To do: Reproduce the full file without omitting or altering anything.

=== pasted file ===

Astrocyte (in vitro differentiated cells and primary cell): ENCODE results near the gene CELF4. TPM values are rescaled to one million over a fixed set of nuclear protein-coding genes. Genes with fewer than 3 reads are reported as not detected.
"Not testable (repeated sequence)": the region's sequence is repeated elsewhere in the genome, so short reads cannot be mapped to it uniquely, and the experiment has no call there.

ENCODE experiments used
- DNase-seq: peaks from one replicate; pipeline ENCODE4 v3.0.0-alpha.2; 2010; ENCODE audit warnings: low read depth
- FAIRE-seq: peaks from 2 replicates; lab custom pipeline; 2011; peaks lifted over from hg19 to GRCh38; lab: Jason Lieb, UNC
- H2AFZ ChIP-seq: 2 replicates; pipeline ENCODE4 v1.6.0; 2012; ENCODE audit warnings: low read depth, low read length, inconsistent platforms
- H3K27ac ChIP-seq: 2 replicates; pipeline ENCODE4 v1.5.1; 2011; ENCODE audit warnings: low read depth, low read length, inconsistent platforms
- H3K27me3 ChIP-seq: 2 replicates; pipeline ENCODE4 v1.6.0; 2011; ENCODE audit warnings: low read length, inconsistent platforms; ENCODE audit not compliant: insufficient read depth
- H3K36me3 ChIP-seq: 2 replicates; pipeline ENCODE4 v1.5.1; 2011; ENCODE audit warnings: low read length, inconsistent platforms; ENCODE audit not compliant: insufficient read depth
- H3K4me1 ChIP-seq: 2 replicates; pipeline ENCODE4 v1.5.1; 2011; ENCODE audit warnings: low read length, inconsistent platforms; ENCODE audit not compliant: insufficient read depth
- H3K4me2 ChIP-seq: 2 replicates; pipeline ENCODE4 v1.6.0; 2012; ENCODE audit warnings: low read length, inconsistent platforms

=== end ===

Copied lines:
Astrocyte (in vitro differentiated cells and primary cell): ENCODE results near the gene CELF4. TPM values are rescaled to one million over a fixed set of nuclear protein-coding genes. Genes with fewer than 3 reads are reported as not detected.
"Not testable (repeated sequence)": the region's sequence is repeated elsewhere in the genome, so short reads cannot be mapped to it uniquely, and the experiment has no call there.

ENCODE experiments used
- DNase-seq: peaks from one replicate; pipeline ENCODE4 v3.0.0-alpha.2; 2010; ENCODE audit warnings: low read depth
- FAIRE-seq: peaks from 2 replicates; lab custom pipeline; 2011; peaks lifted over from hg19 to GRCh38; lab: Jason Lieb, UNC
- H2AFZ ChIP-seq: 2 replicates; pipeline ENCODE4 v1.6.0; 2012; ENCODE audit warnings: low read depth, low read length, inconsistent platforms
- H3K27ac ChIP-seq: 2 replicates; pipeline ENCODE4 v1.5.1; 2011; ENCODE audit warnings: low read depth, low read length, inconsistent platforms
- H3K27me3 ChIP-seq: 2 replicates; pipeline ENCODE4 v1.6.0; 2011; ENCODE audit warnings: low read length, inconsistent platforms; ENCODE audit not compliant: insufficient read depth
- H3K36me3 ChIP-seq: 2 replicates; pipeline ENCODE4 v1.5.1; 2011; ENCODE audit warnings: low read length, inconsistent platforms; ENCODE audit not compliant: insufficient read depth
- H3K4me1 ChIP-seq: 2 replicates; pipeline ENCODE4 v1.5.1; 2011; ENCODE audit warnings: low read length, inconsistent platforms; ENCODE audit not compliant: insufficient read depth
- H3K4me2 ChIP-seq: 2 replicates; pipeline ENCODE4 v1.6.0; 2012; ENCODE audit warnings: low read length, inconsistent platforms